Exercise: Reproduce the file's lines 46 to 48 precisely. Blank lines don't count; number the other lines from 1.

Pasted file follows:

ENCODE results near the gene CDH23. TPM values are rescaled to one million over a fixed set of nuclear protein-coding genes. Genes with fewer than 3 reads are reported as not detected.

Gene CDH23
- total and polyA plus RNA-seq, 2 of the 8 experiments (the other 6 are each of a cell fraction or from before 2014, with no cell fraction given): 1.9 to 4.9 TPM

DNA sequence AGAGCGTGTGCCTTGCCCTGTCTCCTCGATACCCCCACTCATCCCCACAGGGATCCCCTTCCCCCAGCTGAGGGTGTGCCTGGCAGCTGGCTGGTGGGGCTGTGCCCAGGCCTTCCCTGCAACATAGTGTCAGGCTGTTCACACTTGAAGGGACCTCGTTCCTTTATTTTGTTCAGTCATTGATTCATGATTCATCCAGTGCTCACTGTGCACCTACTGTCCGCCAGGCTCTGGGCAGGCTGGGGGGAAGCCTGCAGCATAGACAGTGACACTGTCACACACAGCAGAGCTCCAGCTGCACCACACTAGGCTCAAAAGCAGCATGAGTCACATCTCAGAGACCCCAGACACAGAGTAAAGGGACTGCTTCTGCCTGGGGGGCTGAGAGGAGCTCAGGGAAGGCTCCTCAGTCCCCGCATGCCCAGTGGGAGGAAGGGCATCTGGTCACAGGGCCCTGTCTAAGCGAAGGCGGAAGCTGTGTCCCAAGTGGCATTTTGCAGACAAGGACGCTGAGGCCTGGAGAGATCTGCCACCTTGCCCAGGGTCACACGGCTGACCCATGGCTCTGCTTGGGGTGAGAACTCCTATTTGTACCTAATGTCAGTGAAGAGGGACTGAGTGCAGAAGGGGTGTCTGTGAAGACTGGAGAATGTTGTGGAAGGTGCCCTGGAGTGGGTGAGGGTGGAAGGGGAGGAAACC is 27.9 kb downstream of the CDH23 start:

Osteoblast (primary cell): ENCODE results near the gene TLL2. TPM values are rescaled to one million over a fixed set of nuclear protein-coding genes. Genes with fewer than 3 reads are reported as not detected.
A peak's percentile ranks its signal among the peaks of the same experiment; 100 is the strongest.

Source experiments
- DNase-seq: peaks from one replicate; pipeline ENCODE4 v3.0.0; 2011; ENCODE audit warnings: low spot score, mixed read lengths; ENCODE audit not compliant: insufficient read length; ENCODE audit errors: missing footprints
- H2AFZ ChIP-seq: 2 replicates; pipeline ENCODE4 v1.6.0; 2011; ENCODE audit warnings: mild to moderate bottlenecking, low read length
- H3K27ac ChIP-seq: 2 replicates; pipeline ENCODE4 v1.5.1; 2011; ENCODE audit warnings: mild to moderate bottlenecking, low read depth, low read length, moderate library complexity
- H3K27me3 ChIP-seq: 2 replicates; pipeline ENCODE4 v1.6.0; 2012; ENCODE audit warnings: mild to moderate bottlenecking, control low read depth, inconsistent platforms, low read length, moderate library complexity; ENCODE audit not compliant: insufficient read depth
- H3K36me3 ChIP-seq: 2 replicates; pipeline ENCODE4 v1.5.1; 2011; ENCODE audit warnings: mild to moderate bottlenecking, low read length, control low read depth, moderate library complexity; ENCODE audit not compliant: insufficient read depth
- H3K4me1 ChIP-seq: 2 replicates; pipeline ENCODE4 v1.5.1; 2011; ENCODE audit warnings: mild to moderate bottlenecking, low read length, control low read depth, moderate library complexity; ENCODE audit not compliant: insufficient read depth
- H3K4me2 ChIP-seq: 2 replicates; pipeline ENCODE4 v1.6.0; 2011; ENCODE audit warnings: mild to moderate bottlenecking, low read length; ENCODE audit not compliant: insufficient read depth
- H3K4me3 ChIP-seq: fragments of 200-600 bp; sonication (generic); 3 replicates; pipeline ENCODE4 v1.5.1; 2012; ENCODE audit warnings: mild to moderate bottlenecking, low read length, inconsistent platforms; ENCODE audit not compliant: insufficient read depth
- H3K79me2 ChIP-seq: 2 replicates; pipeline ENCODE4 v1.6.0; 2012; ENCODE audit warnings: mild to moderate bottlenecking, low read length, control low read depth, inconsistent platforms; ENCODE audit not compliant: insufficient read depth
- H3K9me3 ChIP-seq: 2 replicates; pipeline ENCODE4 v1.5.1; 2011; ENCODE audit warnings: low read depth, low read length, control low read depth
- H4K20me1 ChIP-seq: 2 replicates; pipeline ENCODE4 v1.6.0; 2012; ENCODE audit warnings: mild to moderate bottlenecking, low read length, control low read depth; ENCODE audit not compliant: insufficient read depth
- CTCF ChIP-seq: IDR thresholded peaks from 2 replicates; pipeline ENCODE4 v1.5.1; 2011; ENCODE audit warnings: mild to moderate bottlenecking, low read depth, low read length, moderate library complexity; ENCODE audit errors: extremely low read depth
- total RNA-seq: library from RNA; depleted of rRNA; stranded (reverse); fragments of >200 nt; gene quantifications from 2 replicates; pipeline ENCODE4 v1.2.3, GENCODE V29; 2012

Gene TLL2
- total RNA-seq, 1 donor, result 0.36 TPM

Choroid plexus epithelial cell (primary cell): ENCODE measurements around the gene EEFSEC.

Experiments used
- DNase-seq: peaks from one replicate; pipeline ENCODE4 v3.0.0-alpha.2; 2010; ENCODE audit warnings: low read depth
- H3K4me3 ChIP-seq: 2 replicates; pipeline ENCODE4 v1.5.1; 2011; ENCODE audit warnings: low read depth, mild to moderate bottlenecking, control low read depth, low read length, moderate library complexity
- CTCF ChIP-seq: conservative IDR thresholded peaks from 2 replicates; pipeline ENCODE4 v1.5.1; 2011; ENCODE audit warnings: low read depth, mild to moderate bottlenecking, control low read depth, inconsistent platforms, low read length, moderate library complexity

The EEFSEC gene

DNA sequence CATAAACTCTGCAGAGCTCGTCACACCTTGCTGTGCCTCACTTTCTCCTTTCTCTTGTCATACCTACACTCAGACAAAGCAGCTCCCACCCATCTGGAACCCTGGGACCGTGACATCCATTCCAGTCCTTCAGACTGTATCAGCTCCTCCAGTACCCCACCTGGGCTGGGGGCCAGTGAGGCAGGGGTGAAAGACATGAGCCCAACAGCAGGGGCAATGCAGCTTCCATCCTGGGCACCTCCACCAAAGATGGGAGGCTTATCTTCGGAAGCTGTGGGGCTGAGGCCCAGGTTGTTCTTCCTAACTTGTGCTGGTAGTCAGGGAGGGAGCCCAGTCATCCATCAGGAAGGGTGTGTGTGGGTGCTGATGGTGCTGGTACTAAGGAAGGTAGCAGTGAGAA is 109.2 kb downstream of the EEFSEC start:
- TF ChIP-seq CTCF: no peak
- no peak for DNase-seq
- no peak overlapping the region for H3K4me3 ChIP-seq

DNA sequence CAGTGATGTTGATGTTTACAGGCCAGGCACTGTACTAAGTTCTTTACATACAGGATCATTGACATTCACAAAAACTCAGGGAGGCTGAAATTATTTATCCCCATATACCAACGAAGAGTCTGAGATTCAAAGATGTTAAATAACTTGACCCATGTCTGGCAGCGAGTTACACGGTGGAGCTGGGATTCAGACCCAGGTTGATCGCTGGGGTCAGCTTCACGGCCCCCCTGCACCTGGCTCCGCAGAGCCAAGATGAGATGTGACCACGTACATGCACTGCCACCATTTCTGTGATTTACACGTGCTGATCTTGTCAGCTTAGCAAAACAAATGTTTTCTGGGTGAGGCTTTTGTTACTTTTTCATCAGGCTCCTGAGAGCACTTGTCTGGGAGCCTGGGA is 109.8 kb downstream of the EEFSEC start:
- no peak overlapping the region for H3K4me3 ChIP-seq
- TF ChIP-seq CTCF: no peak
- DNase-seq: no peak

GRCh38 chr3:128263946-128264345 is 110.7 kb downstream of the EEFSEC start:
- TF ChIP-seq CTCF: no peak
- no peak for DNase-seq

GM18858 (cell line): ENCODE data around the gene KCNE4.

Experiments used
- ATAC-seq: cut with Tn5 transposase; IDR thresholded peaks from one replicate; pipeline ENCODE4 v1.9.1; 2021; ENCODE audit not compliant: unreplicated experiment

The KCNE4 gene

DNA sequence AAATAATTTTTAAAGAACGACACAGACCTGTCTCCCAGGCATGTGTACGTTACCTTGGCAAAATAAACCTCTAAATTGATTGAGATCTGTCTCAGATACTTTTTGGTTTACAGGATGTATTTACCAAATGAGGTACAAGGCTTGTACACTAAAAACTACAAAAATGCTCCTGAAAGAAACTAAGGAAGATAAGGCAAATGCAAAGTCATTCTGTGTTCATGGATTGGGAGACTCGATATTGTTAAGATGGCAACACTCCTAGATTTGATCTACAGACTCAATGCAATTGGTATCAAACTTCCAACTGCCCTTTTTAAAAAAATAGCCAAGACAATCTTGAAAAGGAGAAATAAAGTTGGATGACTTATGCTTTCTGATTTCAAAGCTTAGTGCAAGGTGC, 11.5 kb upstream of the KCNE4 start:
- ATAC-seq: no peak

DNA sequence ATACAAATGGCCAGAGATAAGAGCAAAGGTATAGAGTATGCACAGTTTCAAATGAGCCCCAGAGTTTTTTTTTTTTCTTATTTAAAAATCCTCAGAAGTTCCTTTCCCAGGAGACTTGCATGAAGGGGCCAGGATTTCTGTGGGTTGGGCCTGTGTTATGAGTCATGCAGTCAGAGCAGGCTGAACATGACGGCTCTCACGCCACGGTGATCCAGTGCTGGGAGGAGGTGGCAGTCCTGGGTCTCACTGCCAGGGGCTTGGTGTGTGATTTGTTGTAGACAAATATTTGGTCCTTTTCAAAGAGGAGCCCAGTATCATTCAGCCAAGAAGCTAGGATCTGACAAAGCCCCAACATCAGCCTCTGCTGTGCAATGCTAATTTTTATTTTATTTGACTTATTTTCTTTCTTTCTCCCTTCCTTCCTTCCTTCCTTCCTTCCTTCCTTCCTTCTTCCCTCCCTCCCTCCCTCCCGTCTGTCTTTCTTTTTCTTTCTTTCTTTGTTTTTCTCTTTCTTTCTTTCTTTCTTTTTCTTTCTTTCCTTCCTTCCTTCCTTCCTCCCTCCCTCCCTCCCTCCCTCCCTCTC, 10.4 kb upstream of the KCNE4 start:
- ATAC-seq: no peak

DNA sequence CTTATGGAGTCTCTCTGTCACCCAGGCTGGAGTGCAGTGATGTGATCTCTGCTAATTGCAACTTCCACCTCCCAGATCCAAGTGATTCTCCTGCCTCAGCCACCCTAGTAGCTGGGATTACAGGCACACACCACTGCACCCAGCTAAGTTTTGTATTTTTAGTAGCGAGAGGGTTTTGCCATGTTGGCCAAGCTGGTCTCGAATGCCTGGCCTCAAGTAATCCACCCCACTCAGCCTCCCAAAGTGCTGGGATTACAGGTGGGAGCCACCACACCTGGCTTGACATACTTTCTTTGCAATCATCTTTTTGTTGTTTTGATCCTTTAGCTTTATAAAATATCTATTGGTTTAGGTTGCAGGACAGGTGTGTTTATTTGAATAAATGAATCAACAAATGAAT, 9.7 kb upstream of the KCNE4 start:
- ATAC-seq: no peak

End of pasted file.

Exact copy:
DNA sequence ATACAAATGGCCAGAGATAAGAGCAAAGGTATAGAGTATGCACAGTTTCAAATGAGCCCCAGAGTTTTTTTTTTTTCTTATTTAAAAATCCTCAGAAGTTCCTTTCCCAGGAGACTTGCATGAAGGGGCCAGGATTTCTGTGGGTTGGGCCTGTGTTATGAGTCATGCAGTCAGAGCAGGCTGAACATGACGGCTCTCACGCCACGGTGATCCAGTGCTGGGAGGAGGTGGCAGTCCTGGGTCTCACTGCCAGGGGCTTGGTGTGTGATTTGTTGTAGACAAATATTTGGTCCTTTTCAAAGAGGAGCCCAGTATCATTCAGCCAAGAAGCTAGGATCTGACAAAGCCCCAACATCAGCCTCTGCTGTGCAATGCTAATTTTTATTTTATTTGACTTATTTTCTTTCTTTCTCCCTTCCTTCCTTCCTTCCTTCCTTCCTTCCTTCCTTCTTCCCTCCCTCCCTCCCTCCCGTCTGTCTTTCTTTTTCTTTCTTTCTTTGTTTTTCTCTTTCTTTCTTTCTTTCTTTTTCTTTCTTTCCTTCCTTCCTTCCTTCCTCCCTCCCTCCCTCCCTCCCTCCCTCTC, 10.4 kb upstream of the KCNE4 start:
- ATAC-seq: no peak

DNA sequence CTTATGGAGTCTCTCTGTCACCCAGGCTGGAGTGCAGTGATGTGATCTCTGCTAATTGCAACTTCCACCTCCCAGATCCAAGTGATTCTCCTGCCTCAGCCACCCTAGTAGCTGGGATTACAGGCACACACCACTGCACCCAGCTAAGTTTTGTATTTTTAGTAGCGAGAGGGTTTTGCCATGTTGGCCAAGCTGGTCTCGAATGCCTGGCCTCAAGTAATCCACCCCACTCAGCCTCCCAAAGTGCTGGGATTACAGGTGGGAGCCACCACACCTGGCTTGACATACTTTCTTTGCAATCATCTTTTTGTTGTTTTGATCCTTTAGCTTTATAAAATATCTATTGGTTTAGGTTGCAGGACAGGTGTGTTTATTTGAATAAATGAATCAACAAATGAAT, 9.7 kb upstream of the KCNE4 start: